Deciphering the Immune Microenvironment of NF1-associated Peripheral Nerve Sheath Tumors: Identifying Early Biomarkers of Disease Progression and Malignant Transformation


  • Janak Mukherji Indiana University School of Medicine
  • Dana Mitchell Indiana University School of Medicine
  • Emily White Indiana University School of Medicine
  • Breanne Burgess Indiana University School of Medicine
  • Abbi Smith Indiana University School of Medicine
  • Eric Albright Indiana University School of Medicine
  • Jaffar Khan Indiana University School of Medicine
  • Andrew Horvai University of California San Francisco
  • D. Wade Clapp Indiana University School of Medicine
  • Steve Angus Indiana University School of Medicine
  • Steven Rhodes, MD, PhD Indiana University School of Medicine



Neurofibromatosis type 1 (NF1) is a multisystem disorder that affects ~1/3000 newborns. Plexiform neurofibromas (PN) are present in about half of cases and can transform (lifetime risk of 8-13%) into malignant peripheral nerve sheath tumor (MPNST), a highly aggressive and metastatic sarcoma with poor survival. Unfortunately, there are currently no reliable biomarkers to identify PN at risk of undergoing malignant transformation. Our research has revealed that a subset of benign-appearing and atypical PN exhibit deregulated immune surveillance and T-cell infiltration that precede malignant transformation. In this study, we are analyzing tumor microenvironment and immune landscape in NF1-related tissue specimens to identify biomarkers of disease progression. To power these studies, this project focused on constructing a dataset of NF1-related samples to be analyzed.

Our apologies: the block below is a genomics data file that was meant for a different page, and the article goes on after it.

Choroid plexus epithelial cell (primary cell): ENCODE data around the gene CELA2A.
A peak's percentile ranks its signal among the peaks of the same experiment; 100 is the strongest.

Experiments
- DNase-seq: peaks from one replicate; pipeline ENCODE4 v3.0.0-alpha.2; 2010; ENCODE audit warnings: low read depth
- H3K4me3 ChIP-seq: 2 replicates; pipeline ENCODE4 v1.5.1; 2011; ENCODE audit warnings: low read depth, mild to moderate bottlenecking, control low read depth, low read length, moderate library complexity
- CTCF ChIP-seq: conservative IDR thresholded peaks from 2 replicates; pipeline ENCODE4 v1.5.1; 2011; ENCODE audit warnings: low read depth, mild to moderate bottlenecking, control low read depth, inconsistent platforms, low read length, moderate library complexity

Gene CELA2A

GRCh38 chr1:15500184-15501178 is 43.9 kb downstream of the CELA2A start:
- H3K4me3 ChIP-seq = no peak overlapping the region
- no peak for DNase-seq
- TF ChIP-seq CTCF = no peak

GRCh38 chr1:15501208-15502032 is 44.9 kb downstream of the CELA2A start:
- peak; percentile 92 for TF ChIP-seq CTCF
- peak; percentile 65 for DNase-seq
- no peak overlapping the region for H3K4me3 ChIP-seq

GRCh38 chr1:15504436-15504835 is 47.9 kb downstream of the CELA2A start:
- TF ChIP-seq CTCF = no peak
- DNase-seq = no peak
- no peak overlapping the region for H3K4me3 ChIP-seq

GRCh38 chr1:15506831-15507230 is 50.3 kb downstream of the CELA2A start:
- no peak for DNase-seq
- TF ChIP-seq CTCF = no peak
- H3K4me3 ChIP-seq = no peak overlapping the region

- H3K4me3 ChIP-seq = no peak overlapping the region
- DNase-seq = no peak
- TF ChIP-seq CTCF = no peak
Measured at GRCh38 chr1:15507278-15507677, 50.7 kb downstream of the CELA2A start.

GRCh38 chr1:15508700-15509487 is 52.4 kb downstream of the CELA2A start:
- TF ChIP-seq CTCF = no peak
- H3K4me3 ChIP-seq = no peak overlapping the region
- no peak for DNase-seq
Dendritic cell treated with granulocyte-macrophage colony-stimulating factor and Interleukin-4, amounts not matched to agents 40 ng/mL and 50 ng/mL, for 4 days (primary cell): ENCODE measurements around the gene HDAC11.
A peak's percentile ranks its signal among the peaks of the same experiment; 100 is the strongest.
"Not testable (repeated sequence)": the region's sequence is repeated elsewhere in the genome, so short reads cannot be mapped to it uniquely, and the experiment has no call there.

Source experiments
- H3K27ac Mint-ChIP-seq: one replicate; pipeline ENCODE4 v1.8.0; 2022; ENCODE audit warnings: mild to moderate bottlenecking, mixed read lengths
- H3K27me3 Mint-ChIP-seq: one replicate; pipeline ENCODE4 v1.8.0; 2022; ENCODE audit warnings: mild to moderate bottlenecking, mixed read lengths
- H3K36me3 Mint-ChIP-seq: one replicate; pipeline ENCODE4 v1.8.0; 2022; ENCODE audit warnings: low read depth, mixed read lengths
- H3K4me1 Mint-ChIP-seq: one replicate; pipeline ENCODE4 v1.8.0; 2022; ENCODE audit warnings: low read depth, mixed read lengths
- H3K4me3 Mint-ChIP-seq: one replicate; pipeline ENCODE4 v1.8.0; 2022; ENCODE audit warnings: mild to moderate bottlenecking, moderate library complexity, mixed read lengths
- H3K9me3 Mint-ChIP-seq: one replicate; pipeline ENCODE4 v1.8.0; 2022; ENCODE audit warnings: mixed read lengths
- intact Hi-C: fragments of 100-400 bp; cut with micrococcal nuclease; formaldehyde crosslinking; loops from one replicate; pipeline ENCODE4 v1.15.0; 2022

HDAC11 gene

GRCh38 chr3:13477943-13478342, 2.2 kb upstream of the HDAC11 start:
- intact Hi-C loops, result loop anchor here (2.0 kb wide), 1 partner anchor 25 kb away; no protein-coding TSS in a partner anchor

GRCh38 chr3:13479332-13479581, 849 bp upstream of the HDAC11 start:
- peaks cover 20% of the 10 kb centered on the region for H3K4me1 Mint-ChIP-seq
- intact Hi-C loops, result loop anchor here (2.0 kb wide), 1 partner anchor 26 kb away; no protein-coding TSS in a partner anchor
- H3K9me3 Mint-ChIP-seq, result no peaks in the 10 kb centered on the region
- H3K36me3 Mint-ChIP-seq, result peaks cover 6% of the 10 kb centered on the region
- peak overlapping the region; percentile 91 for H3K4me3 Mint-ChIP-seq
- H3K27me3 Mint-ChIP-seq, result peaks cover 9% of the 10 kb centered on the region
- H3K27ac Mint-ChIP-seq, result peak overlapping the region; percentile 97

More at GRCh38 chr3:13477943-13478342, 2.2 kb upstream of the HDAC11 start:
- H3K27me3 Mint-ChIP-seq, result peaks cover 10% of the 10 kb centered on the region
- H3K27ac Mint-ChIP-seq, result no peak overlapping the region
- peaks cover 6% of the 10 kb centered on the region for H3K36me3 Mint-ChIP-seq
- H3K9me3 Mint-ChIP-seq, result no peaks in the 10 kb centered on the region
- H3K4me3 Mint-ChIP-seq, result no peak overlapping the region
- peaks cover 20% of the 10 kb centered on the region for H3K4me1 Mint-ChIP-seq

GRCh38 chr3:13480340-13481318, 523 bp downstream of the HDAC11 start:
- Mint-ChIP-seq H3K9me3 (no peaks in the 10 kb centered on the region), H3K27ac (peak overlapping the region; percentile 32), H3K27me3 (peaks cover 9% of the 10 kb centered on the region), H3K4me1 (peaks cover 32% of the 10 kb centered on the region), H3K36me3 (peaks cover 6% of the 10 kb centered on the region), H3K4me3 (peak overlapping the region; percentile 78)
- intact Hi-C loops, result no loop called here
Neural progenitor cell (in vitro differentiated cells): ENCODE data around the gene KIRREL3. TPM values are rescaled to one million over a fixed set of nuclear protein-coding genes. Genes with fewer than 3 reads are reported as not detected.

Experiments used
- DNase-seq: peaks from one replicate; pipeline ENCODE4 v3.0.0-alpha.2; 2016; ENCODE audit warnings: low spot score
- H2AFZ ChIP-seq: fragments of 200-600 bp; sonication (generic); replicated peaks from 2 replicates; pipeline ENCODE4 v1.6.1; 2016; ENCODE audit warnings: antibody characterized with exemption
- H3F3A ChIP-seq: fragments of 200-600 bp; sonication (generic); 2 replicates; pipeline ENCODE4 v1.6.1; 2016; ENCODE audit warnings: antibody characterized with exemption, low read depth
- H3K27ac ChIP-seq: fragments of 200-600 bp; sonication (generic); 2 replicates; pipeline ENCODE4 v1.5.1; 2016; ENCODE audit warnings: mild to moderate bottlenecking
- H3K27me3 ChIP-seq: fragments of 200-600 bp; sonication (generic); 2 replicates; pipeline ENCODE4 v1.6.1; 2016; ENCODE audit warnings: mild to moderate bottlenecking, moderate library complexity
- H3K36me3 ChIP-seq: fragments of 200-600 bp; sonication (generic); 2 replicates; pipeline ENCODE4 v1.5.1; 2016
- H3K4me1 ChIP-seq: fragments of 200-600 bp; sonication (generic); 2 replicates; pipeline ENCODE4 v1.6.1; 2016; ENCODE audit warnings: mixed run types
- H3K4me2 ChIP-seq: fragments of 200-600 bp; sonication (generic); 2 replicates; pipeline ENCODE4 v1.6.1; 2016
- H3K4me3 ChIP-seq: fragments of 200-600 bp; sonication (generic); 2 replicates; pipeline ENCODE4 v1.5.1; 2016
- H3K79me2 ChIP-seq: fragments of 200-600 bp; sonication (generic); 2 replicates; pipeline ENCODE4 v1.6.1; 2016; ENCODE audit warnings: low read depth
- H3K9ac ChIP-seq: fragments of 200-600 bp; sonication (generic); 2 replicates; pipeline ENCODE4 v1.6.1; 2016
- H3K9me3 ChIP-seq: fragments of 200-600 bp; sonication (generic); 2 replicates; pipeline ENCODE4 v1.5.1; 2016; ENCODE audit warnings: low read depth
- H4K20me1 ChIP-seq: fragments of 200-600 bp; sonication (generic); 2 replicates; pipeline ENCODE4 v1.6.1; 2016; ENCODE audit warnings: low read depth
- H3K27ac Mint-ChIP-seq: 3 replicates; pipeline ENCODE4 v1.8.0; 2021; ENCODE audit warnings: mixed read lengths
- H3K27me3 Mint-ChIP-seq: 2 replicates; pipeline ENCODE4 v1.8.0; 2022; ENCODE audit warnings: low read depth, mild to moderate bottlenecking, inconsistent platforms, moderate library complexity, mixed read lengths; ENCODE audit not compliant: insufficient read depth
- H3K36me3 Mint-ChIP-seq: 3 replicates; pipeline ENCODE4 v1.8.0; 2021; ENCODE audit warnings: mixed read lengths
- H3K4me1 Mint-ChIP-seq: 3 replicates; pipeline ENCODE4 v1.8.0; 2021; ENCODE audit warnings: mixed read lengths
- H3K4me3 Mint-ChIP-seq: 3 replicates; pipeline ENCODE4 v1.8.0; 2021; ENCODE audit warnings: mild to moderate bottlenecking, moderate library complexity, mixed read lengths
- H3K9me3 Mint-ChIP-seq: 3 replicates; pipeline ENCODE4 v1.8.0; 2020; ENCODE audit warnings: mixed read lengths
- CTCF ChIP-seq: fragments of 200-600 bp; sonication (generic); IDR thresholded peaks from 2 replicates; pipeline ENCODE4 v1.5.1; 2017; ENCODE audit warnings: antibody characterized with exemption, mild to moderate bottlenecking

701 patients were identified via Cerner billing codes and pathology archives. De-identified clinical data, including presenting symptoms, relevant clinical history, pathology diagnoses, disease features, prior chemotherapeutics/radiation, prior gene profiling, and imaging features were collected.

Results: We selected 86 patients with a total of 175 samples. 81% of patients had a clinical diagnosis of NF1, and 6% had a history of MPNST. Out of the 175 samples, 54 were in the head and neck, 42 in the thorax, 28 in the lower extremity, 27 in the upper extremity, 26 in the pelvis/abdomen, and 15 in the paraspinal region. The leading causes of procedures were pain (41%), growth (40%), and concern for malignancy (27%). The most common tissue diagnoses were neurofibroma (51.4%), PN (20%), and undefined-grade MPNST (11%). Out of the 46 MPNSTs, 30 were primary tumors, 4 metastases, and 12 local recurrences.

Conclusion and Potential Impact:
The results of this study will provide valuable insights to inform preclinical models of NF1-tumorigenesis to validate these findings and identify novel treatment approaches for individuals affected by these rare but devastating tumors.